Food serve as catalyst between China and Taiwan?

Taiwan, a country suffers from China’s pressure in every perspectives within the global system, can “food” effect Taiwan’s relationship with China even though Taiwan’s political system still undergoing China’s compression?Even though China does not recognize Taiwan as an independent country but a province that belong to China, they still make business between those two. Food, is part of the business that they trading on.

Start from 311 tsunami in Japan, the food shortage cause people panic that lead to unstable society. Country like Taiwan win political support (not in actual form) from people of japan to the politicians because they support them with food. This act help Taiwan’s political position in Asia under China’s compression, and let worldwide know Taiwan better. The successful example seems to be workable to China as well, however, this is not the case. Due to the preconceived that possess between Taiwan and China, the rescue will not be seen as grateful, not to mention political support. Eventually, Chinese media will frame the rescue as domestic act which decrease the appreciation from people in China. On the business perspective, it is even worse. Most recent years, Exported rice from Taiwan to China has been declined several times. The reason is because the label, “origin” is supposed to be labeled as China Taiwan, instead of Taiwan. Agriculture is an important industry to Taiwan’s economic, especially white rice. The act done by China is no doubt compressing  Taiwan’s economic and restrict Taiwan’s development and eventually has to dependent on China.

Food serves as a catalyst between Taiwan and China? Or it is a way China want to limit Taiwan’s economic? China act as Taiwan’s biggest product export country, literally has power over Taiwan not only on food trade but more fields. The problem is, food catalyst does not work and what is Taiwan’s next plan in order to survive?  

2 thoughts on “Food serve as catalyst between China and Taiwan?

  1. Jade Lauw

    Hi Kevin,

    I found your assessment on food’s role in Taiwan’s relationship with China to be very interesting. I am currently taking a U.S.-China relations class and if there is anything I’ve learned from it, is that China’s relationship with Taiwan is very complex, and economic restraints may just be the tip of the iceberg.
    It is interesting how China continues to export food to Taiwan, despite their historical discourses with one another. The role of food plays a very peculiar role into our everyday lives – and I believe our class covers this phenomena. Unlike how Westerners view food in a reductionist way (or as simply a commodity), it is tied within the social connections we make all over the world. This may be the “catalyst” that you’re talking about – as China has historically been Taiwan’s biggest exporter (making up 28% of their exports) (Quartz, 2016), if this small mutual connection they have to one another is disrupted, it may just be a breaking point for China and Taiwan.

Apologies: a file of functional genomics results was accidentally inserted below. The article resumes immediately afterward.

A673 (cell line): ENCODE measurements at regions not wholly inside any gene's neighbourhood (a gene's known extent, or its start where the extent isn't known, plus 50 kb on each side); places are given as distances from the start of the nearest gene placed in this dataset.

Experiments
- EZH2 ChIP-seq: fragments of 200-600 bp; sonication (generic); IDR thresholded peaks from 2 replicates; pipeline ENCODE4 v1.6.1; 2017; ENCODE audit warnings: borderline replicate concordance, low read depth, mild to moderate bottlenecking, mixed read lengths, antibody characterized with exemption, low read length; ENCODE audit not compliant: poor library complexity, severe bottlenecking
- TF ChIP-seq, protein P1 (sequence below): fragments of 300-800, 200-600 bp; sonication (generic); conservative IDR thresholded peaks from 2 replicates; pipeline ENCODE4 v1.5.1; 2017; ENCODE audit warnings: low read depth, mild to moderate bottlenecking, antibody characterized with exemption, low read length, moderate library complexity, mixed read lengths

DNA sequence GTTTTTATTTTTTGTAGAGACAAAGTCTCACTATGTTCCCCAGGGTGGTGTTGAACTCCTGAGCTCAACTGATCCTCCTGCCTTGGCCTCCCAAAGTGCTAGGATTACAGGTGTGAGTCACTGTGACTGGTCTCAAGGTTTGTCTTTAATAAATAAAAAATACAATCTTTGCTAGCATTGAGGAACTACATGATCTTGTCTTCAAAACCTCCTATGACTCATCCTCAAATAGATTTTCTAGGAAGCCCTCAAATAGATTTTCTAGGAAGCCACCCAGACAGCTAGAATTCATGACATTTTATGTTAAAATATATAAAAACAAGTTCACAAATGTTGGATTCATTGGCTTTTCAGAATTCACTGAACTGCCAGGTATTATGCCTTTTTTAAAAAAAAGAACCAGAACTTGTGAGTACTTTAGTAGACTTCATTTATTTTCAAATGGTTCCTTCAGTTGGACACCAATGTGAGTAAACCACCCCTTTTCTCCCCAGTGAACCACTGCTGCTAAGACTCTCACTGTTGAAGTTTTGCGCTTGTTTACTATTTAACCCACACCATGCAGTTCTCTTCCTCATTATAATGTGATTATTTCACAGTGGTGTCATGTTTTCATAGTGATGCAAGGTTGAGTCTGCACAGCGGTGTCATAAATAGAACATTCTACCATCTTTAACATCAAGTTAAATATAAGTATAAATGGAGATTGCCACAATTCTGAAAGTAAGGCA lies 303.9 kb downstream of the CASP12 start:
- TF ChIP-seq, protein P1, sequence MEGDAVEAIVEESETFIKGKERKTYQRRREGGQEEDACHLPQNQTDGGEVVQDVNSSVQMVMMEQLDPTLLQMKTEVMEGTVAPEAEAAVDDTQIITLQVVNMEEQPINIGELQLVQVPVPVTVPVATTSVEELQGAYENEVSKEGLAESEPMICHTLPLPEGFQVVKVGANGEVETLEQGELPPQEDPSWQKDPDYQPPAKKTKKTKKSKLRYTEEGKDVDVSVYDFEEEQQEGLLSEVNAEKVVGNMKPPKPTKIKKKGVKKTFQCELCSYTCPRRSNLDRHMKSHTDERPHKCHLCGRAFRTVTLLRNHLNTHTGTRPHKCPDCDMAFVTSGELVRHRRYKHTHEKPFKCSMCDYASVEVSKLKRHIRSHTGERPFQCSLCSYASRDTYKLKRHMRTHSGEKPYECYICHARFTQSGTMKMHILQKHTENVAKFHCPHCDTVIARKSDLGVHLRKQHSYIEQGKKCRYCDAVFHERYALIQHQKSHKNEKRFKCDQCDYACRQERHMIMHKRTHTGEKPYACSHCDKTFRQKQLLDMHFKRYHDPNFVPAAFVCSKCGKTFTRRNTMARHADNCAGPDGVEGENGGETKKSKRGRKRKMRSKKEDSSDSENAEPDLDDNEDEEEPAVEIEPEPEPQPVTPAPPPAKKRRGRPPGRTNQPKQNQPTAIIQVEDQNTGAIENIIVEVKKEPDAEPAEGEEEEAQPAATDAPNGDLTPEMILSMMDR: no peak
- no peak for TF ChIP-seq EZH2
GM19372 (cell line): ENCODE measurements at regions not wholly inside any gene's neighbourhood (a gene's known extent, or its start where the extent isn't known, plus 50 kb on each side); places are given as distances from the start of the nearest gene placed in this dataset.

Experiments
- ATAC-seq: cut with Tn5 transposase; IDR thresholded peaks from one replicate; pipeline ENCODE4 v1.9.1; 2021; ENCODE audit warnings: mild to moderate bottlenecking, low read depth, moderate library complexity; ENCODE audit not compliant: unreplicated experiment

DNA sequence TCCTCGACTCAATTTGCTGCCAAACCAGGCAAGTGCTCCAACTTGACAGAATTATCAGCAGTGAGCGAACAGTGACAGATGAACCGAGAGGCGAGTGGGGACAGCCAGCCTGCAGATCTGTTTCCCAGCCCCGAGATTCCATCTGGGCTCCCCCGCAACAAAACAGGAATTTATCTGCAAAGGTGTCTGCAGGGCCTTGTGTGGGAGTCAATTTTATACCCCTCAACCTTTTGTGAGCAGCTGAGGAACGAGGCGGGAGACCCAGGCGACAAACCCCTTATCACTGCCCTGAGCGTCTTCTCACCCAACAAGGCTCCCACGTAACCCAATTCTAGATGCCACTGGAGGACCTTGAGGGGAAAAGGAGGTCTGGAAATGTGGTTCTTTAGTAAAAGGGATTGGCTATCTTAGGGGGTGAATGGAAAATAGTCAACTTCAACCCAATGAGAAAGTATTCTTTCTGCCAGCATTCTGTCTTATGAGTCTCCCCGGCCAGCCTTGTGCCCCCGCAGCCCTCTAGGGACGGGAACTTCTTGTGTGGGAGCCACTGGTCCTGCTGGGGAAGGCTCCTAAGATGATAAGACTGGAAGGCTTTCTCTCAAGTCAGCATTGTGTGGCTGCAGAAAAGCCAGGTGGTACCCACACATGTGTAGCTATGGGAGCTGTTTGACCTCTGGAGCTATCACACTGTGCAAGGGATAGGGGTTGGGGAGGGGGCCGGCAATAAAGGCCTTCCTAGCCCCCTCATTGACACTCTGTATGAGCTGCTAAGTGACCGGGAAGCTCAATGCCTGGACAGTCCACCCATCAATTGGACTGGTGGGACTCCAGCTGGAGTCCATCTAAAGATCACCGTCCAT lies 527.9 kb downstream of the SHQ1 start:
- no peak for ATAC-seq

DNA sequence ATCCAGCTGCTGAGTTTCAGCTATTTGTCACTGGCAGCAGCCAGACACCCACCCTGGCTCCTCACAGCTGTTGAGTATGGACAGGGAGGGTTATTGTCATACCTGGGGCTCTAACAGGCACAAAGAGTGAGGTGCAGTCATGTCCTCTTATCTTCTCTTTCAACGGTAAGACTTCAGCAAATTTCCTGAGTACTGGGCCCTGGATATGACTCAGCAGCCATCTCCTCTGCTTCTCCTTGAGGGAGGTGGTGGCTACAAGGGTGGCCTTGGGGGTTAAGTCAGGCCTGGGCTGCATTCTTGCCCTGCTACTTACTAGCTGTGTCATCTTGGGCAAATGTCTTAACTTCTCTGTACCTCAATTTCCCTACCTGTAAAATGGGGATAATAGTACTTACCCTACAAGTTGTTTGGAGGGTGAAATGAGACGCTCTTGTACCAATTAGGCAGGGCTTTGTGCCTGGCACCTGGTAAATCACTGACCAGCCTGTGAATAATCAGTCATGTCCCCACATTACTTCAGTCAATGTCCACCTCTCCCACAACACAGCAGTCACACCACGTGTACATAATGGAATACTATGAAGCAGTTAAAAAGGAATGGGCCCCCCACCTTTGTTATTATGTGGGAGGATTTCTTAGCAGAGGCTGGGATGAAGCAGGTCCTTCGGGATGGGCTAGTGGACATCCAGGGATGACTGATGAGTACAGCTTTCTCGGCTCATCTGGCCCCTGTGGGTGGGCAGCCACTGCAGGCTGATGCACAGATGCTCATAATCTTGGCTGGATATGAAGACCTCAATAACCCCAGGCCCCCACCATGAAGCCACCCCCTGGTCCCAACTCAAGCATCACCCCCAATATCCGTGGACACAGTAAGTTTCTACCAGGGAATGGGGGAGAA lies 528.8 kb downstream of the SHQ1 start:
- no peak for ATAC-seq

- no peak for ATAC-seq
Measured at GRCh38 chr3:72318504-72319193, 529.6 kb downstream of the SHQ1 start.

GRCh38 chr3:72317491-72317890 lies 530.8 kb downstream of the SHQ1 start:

However, despite of the declining exports being given to China, I highly doubt that this will continue (at least not to the point where it will leave Taiwan in distraught). Xi Jinping is continuously referencing the “great rejuvenation of the Chinese nation” in his most recent speeches and reports, ever since he received reelection. After assessing Xi Jinping’s Speech at the 13th National People’s Congress first session, China’s main focus is steered towards economic expansion, and rejuvenation of the Chinese identity. Breaking ties with Taiwan will most likely not be the answer to this.


  2. Kevin Shih

    Dear Kevin Liang,

    With the things we learned in POLS 385—I like how you focused on the relationship of “food politics” between China and Taiwan. The relationship of China and Taiwan is an ongoing and very controversial thing. China, despite Taiwan’s claim of independence, has always considered Taiwan as its own province. Yet, there is still a major trade of goods that flows between the two “nations”. It is really interesting to see you point this out in response to the complex political relationship between the two countries. And it is important to keep in mind that, even when the complicated relationship, the flow of food and trade is still happening. As Professor Litfin continuously emphasized in class, food is such a major part of lives that it is important to understand the systems behind how the ‘food trade’ works and how it plays in the global systems.
    To reflect on the questions you proposed, “Does food serve as a lubricant between Taiwan and China? Or is it a way China uses to limit Taiwan’s economic?” Yes, we all know China has a major say and role in the global system, and its vast territory allows it to contribute the majority of the food supplies in this world. However, from my personal opinion and perspective, I think food serves as a lubricant that eases the tension between these two countries. What I mean is that, since food is so intricated in our daily lives, and both China and Taiwan have their own different and unique cuisine, it actually facilitates and stimulates the economy of the country because it prompts people to visit and try them out. Food, in my opinion, is a great way to connect people. You don’t have to speak the same languages to interact, all you need is good food that can connect people at the deeper level.


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